• Special Notes: The court also highlighted the strange posture of the case: “As a further note, we cannot help but express our concern that the illegally recorded conversations were of interviews conducted by [defendant], without judicial approval, of jurors who had sat on his son’s burglary trial. In this age of high-profile celebrity trials such as O.J. Simpson and Michael Jackson, media attention on all participants in such trials, including the jurors, has heightened significantly. Even where judges wisely order that jurors should not be mentioned by name, the media nonetheless focus on the racial, ethnic and gender make-up of such juries, as well as whatever background information on the jurors they might obtain. Needless to say, prospective jurors who might otherwise seek to avoid this responsibility of citizenship now have but one more reason to feel jury duty should be avoided at all costs. If the recording of conversations with would-be batterers and murderers is prohibited, surely the recordings [defendant] obtained in this case under the false principles of wearing a press badge should be dealt with every bit as severely.”7

    4. Practice Pointers

      Nothing relevant at this time.

    1. Only the most relevant subsections of the statute are listed here. 

    2. State v. Inciarrano, 473 So. 2d 1272, 1275-76 (Fla. 1985). 

    3. Id. at 1276 (J. Overton, concurring). 

    4. Fla. Stat. § 934.02(2). 

    5. O’Brien v. O’Brien, 899 So. 2d 1133, 1137 (Fla. Dist. Ct. App. 2005). 

    6. Id. 

    7. Guilder v. State, 899 So. 2d 412, 419 (Fla. Dist. Ct. App. 2005). 

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  2. Threats/Extortion

    1. Introduction

      A person who publishes or threatens to publish intimate photos or videos of another with the intention of forcing the victim into conduct the victim would not have otherwise performed may be charged with extortion.

    2. Text of Statute

      1) Fla. Stat. § 836.05 – Threats; extortion Whoever, either verbally, or by a written or printed communication, maliciously threatens to accuse another of any crime or offense, or by such communication maliciously threatens an injury to the person, property or reputation of another, or maliciously threatens to expose another to disgrace, or to expose any secret affecting another, or to impute any deformity or lack of chastity to another, with intent thereby to extort money or any pecuniary advantage whatsoever, or with intent to compel the person so threatened, or any other person, to do any act or refrain from doing any act against his or her will, shall be guilty of a felony of the second degree. . . .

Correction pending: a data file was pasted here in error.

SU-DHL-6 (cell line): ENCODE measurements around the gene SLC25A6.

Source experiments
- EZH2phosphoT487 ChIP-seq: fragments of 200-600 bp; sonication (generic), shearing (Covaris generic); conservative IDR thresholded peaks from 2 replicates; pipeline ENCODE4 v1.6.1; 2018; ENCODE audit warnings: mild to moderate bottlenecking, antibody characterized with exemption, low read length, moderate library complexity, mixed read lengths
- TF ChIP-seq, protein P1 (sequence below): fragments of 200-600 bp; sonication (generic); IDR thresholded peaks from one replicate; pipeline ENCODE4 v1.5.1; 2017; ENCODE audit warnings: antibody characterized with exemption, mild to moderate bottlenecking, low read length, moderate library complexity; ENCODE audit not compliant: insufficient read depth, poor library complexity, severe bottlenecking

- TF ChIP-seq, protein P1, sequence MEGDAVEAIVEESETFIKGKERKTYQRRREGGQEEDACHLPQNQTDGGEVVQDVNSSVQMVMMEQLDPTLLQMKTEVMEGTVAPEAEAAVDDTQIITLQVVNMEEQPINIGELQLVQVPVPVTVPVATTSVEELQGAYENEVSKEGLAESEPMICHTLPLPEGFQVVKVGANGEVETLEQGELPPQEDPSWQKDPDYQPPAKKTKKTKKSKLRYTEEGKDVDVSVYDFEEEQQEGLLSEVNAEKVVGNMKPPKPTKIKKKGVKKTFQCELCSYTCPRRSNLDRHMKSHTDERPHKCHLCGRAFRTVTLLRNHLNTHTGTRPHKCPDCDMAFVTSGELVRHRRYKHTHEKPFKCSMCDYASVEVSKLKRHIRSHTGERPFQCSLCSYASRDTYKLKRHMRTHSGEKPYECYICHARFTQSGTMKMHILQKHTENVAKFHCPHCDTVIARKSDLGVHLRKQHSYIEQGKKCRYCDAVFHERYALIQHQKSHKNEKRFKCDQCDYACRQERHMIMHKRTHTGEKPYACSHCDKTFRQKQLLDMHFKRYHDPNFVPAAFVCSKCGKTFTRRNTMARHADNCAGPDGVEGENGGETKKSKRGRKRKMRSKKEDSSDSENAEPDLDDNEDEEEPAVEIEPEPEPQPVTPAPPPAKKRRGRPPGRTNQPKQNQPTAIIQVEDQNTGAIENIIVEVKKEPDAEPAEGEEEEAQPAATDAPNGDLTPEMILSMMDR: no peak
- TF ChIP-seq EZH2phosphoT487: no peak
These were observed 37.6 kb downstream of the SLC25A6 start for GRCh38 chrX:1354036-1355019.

3. Cases

      Research is ongoing.

    4. Practice Pointers

      Extortion is threatening (verbally or written) to injure someone, their property, or their reputation or threatening to expose secrets/disgrace someone in order to gain money, or to force the alleged victim to do something. Threats/extortion is a second degree felony, and is punishable by up to thirty years in prison and fines of up to $10,000.

      To prove extortion, “it is incumbent upon the prosecution to show that there was a malicious threat of injury against a person, which was communicated . . . for the purpose of compelling that person to commit an act or to refrain from acting against his will.”1 However, “[n]either the actual intent to do harm nor the ability to carry out the threat is essential to prove that extortion occurred.”2

      There is no crime of “attempted extortion.”3

      Florida punishes the crime of extortion for threats to a family member of the victim too: “The nature of the entity against whom the threat is primarily directed is of importance only in determining whether such a relationship exists between the entity and the person to whom the threat is communicated as would be calculated to coerce the victim to meet the demands of the extortioner in order to prevent the threat from being carried out. It therefore, is of no consequence whether the threat is primarily directed against the victim himself, his loved ones, his friends, or a corporation with which he is actively identified and in which he owns an interest.”4

      A violation of this statute does not give rise to a separate civil action for damages.5

    1. Dudley v. State, 634 So. 2d 1093, 1094 (Fla. Dist. Ct. App. 1994). 

    2. Id. 

    3. Achin v. State, 436 So. 2d 30, 31 (Fla. 1982). 

    4. State v. McInnes, 153 So. 2d 854, 858 (Fla. Dist. Ct. App. 1963). 

    5. Miami Herald Publ’g Co., Div. of Knight-Ridder Newspaper, Inc. v. Ferre, 636 F. Supp. 970, 976 (S.D. Fla. 1985). 

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  3. Stalking

    1. Introduction